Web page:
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REVIEW: Man of Steel Soars

REVIEW: Man of Steel Soars

Look!  Up in the sky!  It’s a bird! It’s a plane!  It’s Man of Steel, soaring to new heights for a franchise whose future had been in doubt after 2006’s disastrous Superman Returns.  Director Zack Snyder’s expansive vision is grounded in the science fiction roots of Kal-El’s origins on Krypton as it allows Clark Kent a grittier, somewhat darker growth into the world’s most well-known superhero.

Henry Cavill seems to have been born to don the iconic red cape, and he imbues Superman’s invincibility with a vulnerable tenderness that humanizes the film and gives it an emotional weight often missing from typical summer blockbuster fare.

The Superman story is of course widely known.  As Krypton dies, Jor-El (Russell Crowe) sends his beloved infant son Kal to the far-off planet Earth, where he is raised in Smallville, Kansas by Jonathan Kent (Kevin Costner) and his wife Martha (Diane Lane).  Meanwhile, after a failed coup against Krypton’s government, General Zod (Michael Shannon) and his followers are banished into a black hole for eternity. 

This decision, though, proves to be disastrous, once Zod frees himself and vows to travel to the ends of the universe to find the son of Jor-El, whom he believes to be the key to rebuilding the Kryptonian race.

In screenwriter David S. Goyer’s taut script, an adult Clark Kent first appears on a frigate crew in the mid-Atlantic, helping to save a crew from an exploding oil rig.  As the legend of the mysterious do-gooder with superhuman abilities spreads through seaside towns across the northeast, his childhood in Smallville is deftly woven through a series of flashbacks that serve to flesh out his unwavering sense of morality and his reluctance to go public with his true identity.

Yet his exploits reach the curious ears of Daily Planet reporter Lois Lane (Amy Adams) after both are drawn to Alaska to investigate reports of a UFO found buried in a glacier since the Ice Age.  Once Clark is able to activate the ship, its signal reaches Zod, who immediately journeys to Earth and promises to destroy humanity unless it turns over this mysterious alien.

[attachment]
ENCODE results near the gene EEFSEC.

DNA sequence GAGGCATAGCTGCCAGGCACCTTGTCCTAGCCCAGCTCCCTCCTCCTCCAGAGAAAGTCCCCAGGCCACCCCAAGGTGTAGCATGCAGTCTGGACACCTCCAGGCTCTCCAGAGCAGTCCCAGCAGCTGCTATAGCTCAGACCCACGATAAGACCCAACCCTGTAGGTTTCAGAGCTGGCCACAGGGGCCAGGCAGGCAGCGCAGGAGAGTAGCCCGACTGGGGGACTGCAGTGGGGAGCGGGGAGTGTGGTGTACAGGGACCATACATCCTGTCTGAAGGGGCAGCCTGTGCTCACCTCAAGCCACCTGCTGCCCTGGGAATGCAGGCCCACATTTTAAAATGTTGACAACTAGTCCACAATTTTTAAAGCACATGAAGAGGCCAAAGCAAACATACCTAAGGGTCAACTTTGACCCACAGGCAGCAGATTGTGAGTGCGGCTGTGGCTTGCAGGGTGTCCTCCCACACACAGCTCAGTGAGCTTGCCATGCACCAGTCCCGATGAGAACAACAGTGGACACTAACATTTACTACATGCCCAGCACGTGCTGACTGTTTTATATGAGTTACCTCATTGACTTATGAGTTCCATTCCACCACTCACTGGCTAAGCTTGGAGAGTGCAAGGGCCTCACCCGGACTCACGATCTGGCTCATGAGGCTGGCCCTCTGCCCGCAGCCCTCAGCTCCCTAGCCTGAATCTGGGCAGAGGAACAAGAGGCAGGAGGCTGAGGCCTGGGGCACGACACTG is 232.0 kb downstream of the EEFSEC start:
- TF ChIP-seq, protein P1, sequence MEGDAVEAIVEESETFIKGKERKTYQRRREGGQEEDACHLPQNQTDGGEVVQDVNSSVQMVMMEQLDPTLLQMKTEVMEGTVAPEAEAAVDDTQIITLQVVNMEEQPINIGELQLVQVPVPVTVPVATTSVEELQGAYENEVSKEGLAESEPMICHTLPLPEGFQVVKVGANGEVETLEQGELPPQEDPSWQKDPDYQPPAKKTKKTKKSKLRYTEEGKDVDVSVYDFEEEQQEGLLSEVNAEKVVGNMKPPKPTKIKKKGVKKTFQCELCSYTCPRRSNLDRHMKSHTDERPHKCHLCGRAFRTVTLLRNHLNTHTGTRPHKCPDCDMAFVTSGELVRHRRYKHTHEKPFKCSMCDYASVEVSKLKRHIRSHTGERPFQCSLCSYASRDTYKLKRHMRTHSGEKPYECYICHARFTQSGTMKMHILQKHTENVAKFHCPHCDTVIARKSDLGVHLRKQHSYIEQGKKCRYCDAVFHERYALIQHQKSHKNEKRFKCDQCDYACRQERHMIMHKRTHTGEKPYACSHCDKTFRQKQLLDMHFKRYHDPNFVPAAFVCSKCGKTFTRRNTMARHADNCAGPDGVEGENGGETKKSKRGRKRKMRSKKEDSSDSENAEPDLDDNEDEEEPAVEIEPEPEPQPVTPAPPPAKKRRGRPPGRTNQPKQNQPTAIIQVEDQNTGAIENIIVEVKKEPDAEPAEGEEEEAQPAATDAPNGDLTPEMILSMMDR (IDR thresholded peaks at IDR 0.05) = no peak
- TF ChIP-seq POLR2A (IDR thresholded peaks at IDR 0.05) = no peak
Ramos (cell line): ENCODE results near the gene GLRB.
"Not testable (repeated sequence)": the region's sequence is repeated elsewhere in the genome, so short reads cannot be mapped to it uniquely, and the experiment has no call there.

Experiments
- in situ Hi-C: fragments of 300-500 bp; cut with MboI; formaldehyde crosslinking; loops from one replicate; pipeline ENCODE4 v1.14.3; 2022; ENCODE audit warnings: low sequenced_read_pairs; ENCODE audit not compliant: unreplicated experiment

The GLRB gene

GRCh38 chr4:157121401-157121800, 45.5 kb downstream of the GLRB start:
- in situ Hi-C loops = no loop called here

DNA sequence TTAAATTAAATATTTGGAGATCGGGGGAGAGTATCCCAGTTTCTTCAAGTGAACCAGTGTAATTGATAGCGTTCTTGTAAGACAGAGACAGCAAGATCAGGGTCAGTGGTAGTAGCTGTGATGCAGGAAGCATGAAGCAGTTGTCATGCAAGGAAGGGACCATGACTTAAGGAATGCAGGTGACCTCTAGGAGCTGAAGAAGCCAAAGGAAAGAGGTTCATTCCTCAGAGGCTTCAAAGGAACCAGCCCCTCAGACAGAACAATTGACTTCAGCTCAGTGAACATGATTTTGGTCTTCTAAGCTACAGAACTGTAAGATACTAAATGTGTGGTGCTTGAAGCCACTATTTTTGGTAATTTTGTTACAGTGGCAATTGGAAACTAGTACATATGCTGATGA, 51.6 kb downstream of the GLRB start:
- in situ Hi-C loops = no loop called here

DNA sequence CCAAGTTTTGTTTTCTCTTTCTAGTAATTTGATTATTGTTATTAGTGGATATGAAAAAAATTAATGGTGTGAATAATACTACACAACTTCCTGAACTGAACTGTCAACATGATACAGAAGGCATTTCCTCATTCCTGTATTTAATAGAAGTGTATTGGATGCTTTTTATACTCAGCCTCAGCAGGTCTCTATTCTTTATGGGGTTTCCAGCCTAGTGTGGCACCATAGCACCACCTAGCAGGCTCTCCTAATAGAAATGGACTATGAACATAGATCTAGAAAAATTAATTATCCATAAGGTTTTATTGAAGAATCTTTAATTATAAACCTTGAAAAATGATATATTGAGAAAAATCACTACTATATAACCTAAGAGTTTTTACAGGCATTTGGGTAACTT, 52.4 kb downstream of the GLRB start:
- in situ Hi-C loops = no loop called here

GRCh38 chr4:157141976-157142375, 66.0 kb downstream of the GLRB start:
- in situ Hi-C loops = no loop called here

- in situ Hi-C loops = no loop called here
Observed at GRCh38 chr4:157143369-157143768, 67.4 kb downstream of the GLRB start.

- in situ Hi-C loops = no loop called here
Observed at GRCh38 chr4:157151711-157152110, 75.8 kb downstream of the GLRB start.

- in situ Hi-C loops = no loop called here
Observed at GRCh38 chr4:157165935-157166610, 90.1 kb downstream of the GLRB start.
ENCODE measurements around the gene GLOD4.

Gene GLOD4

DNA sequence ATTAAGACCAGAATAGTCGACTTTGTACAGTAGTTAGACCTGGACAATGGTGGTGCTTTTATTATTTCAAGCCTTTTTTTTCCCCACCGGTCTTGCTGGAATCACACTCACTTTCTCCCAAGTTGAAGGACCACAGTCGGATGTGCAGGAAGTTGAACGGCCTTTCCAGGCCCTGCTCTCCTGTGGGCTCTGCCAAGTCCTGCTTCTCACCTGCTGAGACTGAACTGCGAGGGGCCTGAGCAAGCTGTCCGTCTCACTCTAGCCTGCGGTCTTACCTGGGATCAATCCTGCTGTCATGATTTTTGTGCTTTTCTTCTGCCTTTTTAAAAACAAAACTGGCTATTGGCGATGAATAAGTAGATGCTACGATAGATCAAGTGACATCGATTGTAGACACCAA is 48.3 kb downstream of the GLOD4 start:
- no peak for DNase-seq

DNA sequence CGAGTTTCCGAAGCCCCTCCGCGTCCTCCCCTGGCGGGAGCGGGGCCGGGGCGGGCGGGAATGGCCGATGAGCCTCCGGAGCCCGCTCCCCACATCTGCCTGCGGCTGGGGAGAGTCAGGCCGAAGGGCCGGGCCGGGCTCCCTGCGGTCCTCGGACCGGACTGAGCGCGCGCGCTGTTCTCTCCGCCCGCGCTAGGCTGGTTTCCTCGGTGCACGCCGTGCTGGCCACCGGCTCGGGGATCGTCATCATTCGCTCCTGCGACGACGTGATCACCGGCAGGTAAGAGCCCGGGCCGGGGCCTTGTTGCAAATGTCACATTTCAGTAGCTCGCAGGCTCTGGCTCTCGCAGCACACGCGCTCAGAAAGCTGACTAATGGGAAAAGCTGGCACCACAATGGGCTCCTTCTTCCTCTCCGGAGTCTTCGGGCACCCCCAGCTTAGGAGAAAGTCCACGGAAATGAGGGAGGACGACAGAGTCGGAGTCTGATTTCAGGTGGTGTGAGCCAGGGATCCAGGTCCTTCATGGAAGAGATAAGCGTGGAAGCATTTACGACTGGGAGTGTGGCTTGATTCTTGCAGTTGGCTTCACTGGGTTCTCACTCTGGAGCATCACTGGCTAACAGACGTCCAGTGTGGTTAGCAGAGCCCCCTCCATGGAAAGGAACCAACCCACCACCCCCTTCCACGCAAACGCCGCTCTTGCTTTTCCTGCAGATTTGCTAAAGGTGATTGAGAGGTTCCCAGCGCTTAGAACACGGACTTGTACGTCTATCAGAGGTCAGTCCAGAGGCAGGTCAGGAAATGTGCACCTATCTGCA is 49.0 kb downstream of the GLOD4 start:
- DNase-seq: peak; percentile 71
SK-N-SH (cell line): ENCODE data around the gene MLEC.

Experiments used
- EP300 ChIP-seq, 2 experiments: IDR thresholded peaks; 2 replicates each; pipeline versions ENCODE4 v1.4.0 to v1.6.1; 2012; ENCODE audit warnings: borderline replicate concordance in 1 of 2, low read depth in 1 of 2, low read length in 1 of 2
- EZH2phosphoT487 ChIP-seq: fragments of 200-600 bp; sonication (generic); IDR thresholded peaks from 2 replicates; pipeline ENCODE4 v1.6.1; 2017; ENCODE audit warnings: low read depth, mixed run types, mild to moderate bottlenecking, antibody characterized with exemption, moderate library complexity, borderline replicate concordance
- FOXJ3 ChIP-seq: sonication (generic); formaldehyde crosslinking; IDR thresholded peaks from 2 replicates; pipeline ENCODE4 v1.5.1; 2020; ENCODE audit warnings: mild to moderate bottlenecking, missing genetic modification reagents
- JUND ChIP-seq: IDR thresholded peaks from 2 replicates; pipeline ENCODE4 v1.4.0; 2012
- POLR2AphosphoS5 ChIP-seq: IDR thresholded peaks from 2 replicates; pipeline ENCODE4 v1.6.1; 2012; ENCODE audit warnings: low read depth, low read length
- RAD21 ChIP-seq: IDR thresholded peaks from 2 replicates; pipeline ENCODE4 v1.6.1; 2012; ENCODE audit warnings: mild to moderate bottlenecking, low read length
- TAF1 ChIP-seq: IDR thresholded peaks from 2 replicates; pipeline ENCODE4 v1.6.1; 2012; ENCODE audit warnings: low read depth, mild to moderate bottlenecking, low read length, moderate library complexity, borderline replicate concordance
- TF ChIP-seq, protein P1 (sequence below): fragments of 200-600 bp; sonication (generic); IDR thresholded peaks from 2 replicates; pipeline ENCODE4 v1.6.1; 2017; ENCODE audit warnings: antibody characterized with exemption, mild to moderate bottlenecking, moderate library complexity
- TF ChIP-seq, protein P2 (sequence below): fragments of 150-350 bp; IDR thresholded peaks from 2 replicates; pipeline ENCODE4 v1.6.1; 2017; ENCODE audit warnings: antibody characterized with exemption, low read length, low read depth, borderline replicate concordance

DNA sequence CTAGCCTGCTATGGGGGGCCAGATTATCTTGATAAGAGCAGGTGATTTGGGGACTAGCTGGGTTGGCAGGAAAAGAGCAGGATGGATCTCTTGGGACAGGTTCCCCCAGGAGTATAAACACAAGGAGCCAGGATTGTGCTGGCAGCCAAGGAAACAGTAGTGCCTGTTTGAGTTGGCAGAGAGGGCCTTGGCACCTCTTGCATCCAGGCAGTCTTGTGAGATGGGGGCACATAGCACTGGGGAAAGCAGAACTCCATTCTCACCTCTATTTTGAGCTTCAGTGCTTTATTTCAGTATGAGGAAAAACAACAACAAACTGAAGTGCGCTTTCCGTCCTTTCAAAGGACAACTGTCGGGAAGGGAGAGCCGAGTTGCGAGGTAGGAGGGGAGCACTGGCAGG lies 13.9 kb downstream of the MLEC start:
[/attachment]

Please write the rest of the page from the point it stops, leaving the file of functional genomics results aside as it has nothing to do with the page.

This makes for a compelling space opera unseen in any of the film or television adaptations of the Superman story, and Snyder uses his massive budget to create battles on the dying Krypton reminiscent of the Star Wars franchise and earthbound battles with Zod’s forces that are straight out of The Matrix.  None of it, however, feels stolen.  Rather, Man of Steel forges its own heroic identity on this pastiche of blockbuster sci-fi homages.     

Amid all of the big budget explosions, though, the film’s heart is its superbly drawn characters, none more so than Superman himself.  In Cavill’s hands, he is a conflicted man, unsure of himself and his power and how to use it properly.  Crowe and Costner are both excellent in imparting parental wisdom and shaping the hero’s morality, while Adams is a compelling love interest and gives Lois Lane (who has all too often been relegated to mere “damsel in distress”) a witty edge that allows her to go toe-to-toe with Superman himself.

And this Superman, unlike Brandon Routh’s failed version seven years ago, embraces his all-American image, at one point exclaiming, “I’m from Kansas.  That’s about as American as it gets.”  The overt patriotism never feels jingoistic, but is instead a refreshing embrace of allegiance to American culture that has been largely missing from superhero movies.  Man of Steel’s underlying message of loyalty, morality, and self-determination makes for an invigoratingly upbeat lesson in what being a hero—even one without superhuman strength or x-ray vision—is all about.

The film, however, is not without its kryptonite.  Most notably, Superman’s climactic battles with Zod’s forces are overdone and overlong, as if Snyder looked to simply destroy as many buildings as possible without regard for narrative or editorial focus.  Moreover, the extended introduction to Krypton and its destruction—which encompasses almost the whole of the film’s first act—makes one wonder when exactly the Man of Steel will make an appearance in Man of Steel.  Though technically brilliant, the special effects are almost a detriment to what is otherwise a superbly told story; a sort of crutch that Snyder leans on to “punch up” a tale that he doesn’t seem to realize is already very well told.

This over-reliance on enormous action sequences is naturally understandable for a film destined to be one of the year’s top grossers, but it keeps Man of Steel from soaring to the heights of The Dark Knight or last year’s The Avengers.  But make no mistake, Superman has returned to form, and this iteration of truth, justice, and the American way is well worth the wait.

**** (out of 5)

 

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